How Cargill’s employee summit put sustainability on the menu

September 5, 2017 by  
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How does a company inspire and empower employees to embrace — and help shape — its sustainability strategy? Cargill created a pretty good recipe.

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How Cargill’s employee summit put sustainability on the menu

China plans to meet 2020 emissions goal by tripling solar power capacity

March 22, 2016 by  
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China has been chipping away at its carbon emissions at a pretty good clip in recent years, with 2015 statistics indicating the nation will reach, and possibly exceed, its 2020 goals. To support that effort, the country plans to add up to 20 gigawatts of solar power each year for the next five , which will add up to more than three times the nation’s current capacity. Nur Bekri, head of the National Energy Administration, announced the decision Monday, which solidifies China’s plan to foster a new era of clean energy for the country that emits more carbon dioxide than any other on Earth. Read the rest of China plans to meet 2020 emissions goal by tripling solar power capacity

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China plans to meet 2020 emissions goal by tripling solar power capacity

China plans to meet 2020 emissions goal by tripling solar power capacity

March 22, 2016 by  
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China has been chipping away at its carbon emissions at a pretty good clip in recent years, with 2015 statistics indicating the nation will reach, and possibly exceed, its 2020 goals. To support that effort, the country plans to add up to 20 gigawatts of solar power each year for the next five , which will add up to more than three times the nation’s current capacity. Nur Bekri, head of the National Energy Administration, announced the decision Monday, which solidifies China’s plan to foster a new era of clean energy for the country that emits more carbon dioxide than any other on Earth. Read the rest of China plans to meet 2020 emissions goal by tripling solar power capacity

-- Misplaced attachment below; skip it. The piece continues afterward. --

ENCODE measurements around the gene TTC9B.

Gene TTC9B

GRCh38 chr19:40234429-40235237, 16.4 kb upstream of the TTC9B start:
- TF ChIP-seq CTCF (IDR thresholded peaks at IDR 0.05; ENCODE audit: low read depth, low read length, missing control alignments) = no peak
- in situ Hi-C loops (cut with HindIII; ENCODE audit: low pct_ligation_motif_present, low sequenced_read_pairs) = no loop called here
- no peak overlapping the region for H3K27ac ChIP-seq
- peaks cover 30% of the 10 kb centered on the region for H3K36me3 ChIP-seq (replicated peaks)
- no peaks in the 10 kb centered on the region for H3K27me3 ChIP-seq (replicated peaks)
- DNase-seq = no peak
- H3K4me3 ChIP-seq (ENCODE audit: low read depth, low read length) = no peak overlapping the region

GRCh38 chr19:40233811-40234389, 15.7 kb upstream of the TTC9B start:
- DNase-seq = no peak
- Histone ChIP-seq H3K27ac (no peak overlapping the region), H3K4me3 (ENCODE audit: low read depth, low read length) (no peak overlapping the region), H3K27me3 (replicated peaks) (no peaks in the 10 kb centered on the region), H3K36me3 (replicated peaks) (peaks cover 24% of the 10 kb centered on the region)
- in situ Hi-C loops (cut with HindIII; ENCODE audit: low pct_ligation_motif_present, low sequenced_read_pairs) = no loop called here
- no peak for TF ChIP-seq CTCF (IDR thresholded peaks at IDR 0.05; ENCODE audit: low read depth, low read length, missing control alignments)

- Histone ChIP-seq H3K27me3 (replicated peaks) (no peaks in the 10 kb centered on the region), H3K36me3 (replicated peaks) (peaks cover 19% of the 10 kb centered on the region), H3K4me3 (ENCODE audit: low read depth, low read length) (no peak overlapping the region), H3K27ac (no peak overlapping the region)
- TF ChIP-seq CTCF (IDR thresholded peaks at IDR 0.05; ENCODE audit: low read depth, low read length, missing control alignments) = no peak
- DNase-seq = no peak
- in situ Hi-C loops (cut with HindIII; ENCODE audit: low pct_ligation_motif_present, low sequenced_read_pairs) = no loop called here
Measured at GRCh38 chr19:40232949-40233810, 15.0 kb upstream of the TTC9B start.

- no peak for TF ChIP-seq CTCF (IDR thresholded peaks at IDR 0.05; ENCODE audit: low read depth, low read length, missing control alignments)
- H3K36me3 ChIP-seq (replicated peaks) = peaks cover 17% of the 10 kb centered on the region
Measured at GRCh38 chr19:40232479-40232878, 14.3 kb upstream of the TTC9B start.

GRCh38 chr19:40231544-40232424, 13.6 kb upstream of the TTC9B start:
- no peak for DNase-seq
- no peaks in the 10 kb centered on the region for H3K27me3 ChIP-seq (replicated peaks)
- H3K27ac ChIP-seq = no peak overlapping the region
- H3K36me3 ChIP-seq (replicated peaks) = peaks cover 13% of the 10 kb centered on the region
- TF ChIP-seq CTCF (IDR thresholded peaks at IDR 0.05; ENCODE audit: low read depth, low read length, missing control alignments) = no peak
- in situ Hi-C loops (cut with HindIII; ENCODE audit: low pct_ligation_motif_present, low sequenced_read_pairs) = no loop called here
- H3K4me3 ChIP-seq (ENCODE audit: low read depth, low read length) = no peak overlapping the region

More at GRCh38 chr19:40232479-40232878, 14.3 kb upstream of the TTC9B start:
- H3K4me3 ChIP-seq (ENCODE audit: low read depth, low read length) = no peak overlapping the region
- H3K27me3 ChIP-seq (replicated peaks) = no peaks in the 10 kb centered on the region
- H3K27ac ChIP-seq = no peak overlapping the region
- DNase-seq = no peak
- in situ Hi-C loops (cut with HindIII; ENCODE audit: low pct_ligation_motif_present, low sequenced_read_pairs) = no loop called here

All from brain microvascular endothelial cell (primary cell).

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China plans to meet 2020 emissions goal by tripling solar power capacity

Tropical forests may become an unlikely contributor to global warming soon

December 18, 2015 by  
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Make a list, in your mind, of all the things that contribute to global warming. Go ahead and take your time. If you’re like most people, that list probably looks something like: burning fossil fuels, deforestation, emissions from cars and other transportation, livestock, and chemicals used in agriculture. That’s a pretty good roundup of the leading causes – at least, so far. Scientists have just penned a study that points to a contributing factor that has evaded detection , until now. When it comes to our planet’s ability to ‘trap’ carbon and prevent it from further harming the atmosphere, the biggest problem is likely to be the rapid rate of increase of nighttime temperatures in tropical climes. Read the rest of Tropical forests may become an unlikely contributor to global warming soon

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Tropical forests may become an unlikely contributor to global warming soon

Scientists Grow Human Heart Tissue That Can Beat Autonomously

August 14, 2013 by  
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Photo via Shutterstock Scientists are inching ever closer to manufacturing an artificial, lab-grown human heart after a team of  University of Pittsburgh researchers successfully produced heart tissue that can beat autonomously . Using pluripotent stem cells (iPSCs) generated from mature human skin, the team attached the cells to a mouse heart, and after 20 days of blood supply, the heart began beating autonomously. While it will still be quite some time before we see an entire lab-grown human heart, this development represents a pretty good start! Read the rest of Scientists Grow Human Heart Tissue That Can Beat Autonomously Permalink | Add to del.icio.us | digg Post tags: heart , heart tissue , human heart , lab-grown heart , lab-grown human heart , Lei Yang , medical innovation , scientific breakthroughs , university of pittsburgh